So, what have we learned this week? Well, here’s some reminders from looking at my tweet stream.
CRC in Canada continues to make great open source tools for the radio community. Their latest is the source that allows better control of radio in certain Android phones. This means that radio groups (and others) can build apps that connect to FM radio, where available – meaning bandwidth savings for listeners as they don’t need to listen to radio over the mobile network.
Later in the week, at the EBU’s digital radio conference, Global Radio’s Nick Piggott carried on the theme and talked about the need (PDF) for the radio industry to better engage with mobile phone device manufacturers to ensure there are simple, open APIs to connect to the radio functionality to allow us to create a better experience for listeners. A campaign worth support.
RAIN’s published a good round-up of the details of Pandora’s IPO which has released some interesting numbers about the service, including the fact they have a userbase of 80m, 30m of which use it weekly. James has recently posted about whether Pandora should be regarded as radio or not and perhaps that we should reclaim the word ‘radio’ from these music services.
Back at the EBU Digital Radio Conference, I spoke about the development of commercial digital stations in UK radio. Digital is at different points across Europe and tends to be led by the public service broadcasters. You can watch the presentation, basically me slightly bumbling and then gradually warming up here. It was a good conference to be at, especially seeing what’s happening in Switzerland and Germany. All the presentations are online in presentation and video form here.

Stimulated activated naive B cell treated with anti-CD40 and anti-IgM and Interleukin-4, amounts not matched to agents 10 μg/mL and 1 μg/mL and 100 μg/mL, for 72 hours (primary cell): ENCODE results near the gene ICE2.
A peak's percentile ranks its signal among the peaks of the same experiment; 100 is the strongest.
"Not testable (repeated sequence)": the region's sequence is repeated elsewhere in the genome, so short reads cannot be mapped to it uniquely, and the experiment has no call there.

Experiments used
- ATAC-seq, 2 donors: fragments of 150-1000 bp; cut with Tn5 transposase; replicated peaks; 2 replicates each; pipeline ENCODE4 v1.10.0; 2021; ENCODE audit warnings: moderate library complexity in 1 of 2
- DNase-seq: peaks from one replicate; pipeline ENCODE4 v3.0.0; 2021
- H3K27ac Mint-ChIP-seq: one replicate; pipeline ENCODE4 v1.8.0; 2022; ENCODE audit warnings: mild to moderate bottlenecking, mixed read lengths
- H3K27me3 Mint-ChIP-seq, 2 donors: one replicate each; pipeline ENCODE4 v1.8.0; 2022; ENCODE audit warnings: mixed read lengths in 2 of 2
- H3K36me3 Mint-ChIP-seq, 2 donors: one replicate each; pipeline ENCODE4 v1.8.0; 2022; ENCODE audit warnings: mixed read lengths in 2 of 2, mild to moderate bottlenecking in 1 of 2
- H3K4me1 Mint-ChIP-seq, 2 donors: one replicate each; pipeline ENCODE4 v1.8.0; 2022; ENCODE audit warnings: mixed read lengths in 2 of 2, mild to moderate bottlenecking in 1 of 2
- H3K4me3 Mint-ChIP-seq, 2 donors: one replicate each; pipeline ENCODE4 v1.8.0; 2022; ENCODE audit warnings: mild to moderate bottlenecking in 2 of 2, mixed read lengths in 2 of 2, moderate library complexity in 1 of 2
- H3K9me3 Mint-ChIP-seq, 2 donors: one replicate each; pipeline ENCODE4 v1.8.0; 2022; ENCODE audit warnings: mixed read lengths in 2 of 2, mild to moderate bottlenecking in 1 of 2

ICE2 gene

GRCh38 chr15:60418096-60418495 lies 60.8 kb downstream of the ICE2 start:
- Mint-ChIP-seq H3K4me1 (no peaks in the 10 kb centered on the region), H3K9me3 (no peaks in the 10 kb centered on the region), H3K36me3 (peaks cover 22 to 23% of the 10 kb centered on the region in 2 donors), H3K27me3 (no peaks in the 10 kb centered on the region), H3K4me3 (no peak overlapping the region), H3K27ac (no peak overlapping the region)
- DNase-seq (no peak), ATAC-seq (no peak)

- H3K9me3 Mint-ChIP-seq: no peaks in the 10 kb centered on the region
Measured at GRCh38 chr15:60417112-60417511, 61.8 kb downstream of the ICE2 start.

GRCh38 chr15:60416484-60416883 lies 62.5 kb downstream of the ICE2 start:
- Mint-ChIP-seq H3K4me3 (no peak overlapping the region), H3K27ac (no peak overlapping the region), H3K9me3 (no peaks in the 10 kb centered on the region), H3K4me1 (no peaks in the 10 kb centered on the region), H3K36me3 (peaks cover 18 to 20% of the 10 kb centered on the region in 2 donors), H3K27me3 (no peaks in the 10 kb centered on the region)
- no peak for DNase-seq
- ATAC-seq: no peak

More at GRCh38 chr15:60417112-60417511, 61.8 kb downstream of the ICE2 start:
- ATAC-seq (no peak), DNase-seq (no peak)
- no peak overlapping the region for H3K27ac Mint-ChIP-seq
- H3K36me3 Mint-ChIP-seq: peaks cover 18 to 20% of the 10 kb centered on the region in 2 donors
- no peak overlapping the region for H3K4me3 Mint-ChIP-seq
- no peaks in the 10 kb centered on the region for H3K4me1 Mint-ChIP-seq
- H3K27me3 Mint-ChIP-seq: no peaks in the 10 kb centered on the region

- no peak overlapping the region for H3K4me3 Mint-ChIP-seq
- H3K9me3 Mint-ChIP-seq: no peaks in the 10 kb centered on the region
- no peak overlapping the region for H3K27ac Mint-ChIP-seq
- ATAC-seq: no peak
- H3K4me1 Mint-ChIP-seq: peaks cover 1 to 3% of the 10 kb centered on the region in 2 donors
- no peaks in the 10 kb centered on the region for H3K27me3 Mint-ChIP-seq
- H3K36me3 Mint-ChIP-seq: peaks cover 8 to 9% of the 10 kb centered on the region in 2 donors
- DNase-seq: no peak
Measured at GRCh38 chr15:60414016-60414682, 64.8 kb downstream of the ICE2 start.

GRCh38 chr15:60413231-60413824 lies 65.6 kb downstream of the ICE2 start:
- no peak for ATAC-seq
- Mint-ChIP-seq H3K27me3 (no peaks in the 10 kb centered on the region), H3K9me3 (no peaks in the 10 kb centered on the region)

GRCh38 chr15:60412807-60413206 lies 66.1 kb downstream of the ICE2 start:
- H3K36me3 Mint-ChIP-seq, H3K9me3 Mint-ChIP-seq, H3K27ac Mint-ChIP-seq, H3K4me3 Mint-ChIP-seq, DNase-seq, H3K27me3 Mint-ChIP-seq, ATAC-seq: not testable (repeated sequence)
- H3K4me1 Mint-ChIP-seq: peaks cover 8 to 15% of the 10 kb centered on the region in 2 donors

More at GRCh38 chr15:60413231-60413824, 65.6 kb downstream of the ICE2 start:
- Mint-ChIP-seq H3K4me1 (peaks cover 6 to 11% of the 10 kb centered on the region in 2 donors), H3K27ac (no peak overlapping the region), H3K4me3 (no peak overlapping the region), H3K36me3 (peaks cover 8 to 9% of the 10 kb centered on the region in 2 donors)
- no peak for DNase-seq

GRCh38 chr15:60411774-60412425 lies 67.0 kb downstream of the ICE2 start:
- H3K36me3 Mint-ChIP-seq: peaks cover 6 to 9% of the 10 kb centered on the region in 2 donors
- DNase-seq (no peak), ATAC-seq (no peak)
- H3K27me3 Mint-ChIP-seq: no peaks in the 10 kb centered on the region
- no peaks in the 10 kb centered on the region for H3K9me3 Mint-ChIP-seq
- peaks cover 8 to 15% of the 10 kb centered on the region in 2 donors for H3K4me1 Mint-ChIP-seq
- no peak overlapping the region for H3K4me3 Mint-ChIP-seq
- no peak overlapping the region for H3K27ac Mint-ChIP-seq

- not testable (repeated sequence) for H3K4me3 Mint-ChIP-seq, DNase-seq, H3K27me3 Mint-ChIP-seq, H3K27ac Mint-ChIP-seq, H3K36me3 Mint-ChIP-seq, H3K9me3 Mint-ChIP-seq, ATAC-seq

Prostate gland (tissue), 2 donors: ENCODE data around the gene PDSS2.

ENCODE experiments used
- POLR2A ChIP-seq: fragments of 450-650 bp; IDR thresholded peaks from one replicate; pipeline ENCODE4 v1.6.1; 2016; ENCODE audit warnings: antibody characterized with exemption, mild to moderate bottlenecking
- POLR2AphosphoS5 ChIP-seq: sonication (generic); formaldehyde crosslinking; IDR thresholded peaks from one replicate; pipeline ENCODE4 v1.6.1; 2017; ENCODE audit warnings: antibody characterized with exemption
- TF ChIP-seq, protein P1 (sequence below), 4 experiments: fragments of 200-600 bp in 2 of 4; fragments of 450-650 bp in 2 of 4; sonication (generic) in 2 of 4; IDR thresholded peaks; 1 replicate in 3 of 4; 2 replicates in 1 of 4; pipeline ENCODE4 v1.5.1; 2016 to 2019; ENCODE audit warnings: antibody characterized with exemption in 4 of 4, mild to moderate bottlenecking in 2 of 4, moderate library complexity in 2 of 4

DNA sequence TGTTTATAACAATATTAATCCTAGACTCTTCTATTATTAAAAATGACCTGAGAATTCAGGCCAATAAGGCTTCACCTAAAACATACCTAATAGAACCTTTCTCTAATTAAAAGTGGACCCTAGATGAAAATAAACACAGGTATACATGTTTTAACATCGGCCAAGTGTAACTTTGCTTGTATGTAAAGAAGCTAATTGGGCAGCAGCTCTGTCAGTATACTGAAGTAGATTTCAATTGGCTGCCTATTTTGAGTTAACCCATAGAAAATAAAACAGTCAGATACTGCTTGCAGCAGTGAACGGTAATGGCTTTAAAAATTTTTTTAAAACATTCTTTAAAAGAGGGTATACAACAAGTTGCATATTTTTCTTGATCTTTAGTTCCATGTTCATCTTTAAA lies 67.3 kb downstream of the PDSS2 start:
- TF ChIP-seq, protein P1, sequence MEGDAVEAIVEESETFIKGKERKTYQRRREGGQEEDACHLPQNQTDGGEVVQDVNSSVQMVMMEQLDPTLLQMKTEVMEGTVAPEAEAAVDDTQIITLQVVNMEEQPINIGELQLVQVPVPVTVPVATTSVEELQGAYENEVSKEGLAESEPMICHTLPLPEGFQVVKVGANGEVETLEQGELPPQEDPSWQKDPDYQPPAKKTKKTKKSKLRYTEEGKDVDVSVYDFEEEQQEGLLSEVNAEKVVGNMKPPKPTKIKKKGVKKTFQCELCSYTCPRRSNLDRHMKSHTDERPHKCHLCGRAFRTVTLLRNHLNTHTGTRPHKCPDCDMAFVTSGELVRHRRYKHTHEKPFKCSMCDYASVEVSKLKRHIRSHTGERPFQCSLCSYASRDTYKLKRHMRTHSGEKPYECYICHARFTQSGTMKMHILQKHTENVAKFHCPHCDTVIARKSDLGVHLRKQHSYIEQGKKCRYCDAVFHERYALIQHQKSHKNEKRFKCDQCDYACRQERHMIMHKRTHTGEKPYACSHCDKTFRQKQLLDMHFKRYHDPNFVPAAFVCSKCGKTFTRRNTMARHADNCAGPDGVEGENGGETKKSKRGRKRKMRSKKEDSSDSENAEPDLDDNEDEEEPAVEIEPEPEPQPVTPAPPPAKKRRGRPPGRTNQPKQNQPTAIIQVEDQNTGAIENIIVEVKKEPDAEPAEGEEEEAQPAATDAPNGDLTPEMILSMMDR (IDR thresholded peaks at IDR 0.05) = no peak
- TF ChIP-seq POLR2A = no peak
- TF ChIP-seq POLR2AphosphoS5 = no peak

Good to see the BBC linking out to commercial broadcasters‘ on-demand offering on the iPlayer (see a search for Dancing on Ice). I’ve inquired in the past about doing the same thing for radio and was told that this would be covered in the new RadioPlayer, which indeed the new universal search will cope with. It is, however, a subtly different proposition and will no doubt ensure that the BBC won’t need to link out to commercial services near their own online radio output. It prompted me to write a bit about the work we’re doing with data.
A new national station’s coming to Digital One, it seems, with a test label of Karma, but what could it mean? Also, good to see a launch date of August this year for Germany’s new national commercial multiplex.